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Making dovetails – type 5 – “perfect” fit
This type of dovetail is a dovetail where the male and female parts are made to fit without any means of adjustment. Examples of this type are the dovetails used on microscopes. Since these are usually very small they are much easier to make if the parts are held in a vice.
These parts are moved by means of a rack and pinion. Any play is taken up by using very thick grease on the dovetail or the rack is sprung so as to make a tight fit.
fig dovetail on a microscope
It is possible to make them by using very small dovetail cutters. In this case the smallest size is limited by the size of the cutter itself. Getting a perfect fit is essentially a matter of making one part a close as possible to the required size. The second part is then made to fit the first part.
These smaller dovetails are so small it is not possible to use a gib to make them fit.
A dovetail like this does not have a gib but it might well need some means of locking it. This can be done using screws that look as if they are for adjusting a gib.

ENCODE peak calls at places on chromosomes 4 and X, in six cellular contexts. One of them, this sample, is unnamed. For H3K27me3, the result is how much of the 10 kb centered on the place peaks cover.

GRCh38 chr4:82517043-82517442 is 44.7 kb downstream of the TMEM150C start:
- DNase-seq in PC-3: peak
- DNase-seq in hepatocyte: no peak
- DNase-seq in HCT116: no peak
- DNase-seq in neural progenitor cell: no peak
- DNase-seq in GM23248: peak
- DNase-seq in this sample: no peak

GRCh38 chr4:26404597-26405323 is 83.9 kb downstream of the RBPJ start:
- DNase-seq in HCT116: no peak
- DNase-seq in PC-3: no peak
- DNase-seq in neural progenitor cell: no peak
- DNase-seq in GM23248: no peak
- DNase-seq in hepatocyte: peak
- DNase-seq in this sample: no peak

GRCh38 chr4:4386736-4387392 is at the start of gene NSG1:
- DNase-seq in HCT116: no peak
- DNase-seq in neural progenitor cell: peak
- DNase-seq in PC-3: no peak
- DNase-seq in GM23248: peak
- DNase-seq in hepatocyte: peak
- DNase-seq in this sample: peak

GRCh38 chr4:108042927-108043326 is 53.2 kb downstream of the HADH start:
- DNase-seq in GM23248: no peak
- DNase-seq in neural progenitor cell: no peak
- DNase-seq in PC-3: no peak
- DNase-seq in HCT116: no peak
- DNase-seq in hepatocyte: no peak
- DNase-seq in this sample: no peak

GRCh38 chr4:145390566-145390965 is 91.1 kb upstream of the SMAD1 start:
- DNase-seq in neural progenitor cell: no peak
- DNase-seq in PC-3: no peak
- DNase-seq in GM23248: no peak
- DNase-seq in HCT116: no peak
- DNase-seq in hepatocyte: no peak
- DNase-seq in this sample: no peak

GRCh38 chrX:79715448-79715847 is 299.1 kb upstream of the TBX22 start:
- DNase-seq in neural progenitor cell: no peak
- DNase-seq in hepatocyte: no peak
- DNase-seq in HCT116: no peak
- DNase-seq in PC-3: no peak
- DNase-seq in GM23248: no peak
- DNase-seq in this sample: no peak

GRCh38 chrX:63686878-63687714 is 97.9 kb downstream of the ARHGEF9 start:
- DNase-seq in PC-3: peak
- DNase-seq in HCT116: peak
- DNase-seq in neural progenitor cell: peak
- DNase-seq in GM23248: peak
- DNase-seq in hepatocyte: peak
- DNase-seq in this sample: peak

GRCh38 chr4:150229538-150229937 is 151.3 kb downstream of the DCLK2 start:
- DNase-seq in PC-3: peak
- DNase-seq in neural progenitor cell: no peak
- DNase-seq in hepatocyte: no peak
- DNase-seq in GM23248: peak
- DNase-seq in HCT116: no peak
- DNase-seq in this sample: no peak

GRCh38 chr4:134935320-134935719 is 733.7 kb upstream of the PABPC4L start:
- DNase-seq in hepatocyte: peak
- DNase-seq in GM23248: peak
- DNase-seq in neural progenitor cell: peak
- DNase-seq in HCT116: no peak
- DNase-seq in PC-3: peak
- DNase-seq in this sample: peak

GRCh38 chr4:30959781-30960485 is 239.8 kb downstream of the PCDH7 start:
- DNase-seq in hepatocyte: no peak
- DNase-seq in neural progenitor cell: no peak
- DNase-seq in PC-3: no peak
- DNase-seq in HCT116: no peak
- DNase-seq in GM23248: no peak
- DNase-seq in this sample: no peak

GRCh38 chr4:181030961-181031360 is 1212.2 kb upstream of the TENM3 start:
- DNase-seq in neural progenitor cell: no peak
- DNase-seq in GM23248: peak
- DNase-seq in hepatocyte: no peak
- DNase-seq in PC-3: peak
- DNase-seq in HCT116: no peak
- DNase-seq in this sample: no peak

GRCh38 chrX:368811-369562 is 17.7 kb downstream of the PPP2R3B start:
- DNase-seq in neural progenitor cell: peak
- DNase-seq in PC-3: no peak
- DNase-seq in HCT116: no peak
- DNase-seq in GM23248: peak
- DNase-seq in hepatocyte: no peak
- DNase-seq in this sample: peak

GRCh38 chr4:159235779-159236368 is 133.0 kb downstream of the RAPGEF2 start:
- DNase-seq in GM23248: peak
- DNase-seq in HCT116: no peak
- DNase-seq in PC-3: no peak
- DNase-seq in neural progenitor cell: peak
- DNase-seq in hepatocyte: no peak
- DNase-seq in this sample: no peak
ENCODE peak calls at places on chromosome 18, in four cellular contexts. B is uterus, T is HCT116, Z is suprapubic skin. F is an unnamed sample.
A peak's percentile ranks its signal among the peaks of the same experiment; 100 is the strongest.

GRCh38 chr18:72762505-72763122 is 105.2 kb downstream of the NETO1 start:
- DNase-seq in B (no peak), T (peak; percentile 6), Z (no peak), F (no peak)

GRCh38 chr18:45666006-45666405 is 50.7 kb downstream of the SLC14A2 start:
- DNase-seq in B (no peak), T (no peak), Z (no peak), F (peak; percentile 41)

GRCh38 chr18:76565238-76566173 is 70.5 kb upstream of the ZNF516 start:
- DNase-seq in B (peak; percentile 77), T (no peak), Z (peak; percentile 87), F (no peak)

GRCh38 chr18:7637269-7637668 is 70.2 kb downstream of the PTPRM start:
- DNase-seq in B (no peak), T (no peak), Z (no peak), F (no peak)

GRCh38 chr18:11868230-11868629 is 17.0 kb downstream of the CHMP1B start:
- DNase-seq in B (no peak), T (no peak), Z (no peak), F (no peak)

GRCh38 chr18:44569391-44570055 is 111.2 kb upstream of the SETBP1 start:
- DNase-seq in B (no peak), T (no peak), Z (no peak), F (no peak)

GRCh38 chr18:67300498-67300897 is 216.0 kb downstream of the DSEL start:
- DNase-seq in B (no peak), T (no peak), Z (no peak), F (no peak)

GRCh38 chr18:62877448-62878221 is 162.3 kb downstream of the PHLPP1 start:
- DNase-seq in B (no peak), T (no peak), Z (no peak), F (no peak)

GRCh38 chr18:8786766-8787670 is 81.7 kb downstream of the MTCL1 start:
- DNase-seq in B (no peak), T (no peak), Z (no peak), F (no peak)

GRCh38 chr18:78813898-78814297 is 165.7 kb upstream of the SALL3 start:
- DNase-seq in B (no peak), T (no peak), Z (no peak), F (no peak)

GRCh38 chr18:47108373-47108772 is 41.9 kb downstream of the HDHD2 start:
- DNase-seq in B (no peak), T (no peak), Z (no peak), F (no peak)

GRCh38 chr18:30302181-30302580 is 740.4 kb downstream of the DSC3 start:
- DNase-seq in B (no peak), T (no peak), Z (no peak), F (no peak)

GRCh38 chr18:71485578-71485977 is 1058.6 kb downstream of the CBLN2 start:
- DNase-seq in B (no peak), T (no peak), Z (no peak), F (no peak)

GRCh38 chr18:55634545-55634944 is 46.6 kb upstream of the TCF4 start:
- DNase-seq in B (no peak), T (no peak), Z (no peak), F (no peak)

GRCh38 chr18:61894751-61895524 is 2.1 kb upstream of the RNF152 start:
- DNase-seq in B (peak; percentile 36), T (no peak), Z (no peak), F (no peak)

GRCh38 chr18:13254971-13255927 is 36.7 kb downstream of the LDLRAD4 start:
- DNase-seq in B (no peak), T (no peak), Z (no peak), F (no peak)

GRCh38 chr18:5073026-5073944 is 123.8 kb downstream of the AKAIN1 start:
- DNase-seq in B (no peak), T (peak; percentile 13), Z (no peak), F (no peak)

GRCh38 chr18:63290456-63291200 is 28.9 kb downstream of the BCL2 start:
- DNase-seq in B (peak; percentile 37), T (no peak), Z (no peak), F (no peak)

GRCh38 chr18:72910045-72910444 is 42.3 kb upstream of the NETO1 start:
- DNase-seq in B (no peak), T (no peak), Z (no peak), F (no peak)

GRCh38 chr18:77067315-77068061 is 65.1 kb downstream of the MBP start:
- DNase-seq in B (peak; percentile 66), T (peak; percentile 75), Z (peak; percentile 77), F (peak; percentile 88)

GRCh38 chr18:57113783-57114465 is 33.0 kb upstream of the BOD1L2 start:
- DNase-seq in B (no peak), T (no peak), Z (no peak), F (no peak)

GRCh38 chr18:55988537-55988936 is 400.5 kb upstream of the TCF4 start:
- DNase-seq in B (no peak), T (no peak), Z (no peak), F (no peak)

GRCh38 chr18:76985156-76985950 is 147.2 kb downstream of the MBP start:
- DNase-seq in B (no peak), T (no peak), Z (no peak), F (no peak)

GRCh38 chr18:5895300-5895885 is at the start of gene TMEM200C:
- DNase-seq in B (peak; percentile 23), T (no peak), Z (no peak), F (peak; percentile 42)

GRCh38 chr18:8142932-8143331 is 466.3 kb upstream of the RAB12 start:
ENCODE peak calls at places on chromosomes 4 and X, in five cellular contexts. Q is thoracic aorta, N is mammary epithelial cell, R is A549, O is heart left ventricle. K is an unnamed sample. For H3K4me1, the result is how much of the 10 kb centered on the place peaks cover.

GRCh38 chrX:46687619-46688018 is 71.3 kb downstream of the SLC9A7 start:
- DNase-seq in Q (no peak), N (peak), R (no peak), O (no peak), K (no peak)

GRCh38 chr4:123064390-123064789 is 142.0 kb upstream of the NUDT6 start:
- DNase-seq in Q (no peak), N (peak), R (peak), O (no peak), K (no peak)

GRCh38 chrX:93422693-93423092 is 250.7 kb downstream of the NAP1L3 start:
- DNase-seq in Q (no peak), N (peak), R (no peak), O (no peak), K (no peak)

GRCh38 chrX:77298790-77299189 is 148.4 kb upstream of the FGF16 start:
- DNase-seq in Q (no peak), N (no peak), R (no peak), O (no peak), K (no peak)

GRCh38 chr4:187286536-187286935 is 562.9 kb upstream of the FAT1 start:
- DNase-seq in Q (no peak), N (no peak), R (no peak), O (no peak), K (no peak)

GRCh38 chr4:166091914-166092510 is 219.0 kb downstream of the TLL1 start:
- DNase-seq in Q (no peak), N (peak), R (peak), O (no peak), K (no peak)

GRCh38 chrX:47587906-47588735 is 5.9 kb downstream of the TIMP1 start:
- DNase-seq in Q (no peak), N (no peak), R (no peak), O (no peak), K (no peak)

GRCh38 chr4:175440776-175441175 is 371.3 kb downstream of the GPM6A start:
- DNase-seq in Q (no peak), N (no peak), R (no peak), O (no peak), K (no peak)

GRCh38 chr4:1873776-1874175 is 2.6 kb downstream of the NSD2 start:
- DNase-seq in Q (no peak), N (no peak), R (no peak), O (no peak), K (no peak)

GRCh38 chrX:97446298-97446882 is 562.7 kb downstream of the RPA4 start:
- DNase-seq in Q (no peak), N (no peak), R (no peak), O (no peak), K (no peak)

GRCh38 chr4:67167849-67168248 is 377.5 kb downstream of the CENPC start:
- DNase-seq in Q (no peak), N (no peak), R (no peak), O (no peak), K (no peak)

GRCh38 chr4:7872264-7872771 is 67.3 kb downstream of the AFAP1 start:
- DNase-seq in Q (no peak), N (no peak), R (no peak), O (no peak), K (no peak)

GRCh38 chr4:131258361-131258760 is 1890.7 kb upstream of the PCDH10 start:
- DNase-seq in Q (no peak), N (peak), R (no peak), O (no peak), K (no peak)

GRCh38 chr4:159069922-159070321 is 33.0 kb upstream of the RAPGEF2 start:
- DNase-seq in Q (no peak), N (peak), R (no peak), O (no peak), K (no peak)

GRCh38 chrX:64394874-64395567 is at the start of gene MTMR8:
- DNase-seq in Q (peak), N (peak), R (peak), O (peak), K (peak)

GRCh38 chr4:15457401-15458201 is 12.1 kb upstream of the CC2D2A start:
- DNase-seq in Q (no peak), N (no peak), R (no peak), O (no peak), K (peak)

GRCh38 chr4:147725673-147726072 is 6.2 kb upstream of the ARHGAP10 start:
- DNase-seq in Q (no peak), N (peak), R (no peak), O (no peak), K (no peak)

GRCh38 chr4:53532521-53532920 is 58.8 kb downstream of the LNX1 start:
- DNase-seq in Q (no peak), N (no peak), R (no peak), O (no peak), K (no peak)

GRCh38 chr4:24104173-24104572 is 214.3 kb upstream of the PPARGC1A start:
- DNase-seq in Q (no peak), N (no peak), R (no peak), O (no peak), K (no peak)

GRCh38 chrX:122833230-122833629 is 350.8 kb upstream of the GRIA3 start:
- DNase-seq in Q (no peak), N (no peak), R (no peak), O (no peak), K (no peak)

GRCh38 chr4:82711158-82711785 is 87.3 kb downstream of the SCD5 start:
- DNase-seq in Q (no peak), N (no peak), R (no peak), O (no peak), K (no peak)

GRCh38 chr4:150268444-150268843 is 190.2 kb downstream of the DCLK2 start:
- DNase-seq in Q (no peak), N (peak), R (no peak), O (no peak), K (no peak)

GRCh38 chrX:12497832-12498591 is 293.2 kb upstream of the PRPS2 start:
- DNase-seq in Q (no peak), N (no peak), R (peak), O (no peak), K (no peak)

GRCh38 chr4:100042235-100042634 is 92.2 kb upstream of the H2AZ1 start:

Because they are not acting on a gib a brass pad is needed between the end of the screw and the male part of the dovetail. They do not need locking nuts.
Notice the small brass piece on the left. This is a brass pad round with a 60° cut on it to fit the dovetail.
Cutting even smaller dovetails
It is possible to make even smaller dovetails if the dovetail is split in half and half of a dovetail is cut in each of these pieces. An example of this would be a dovetail to hold a DTI that is fitted with the male part of a dovetail.
Each half of this is made separately. Making a dovetail this way there is no practical limit to how big the cutter is. At the same time there is almost no limit to how small the dovetail can be. Each part of the dovetail is held in the vice in turn and machined using a dovetail cutter.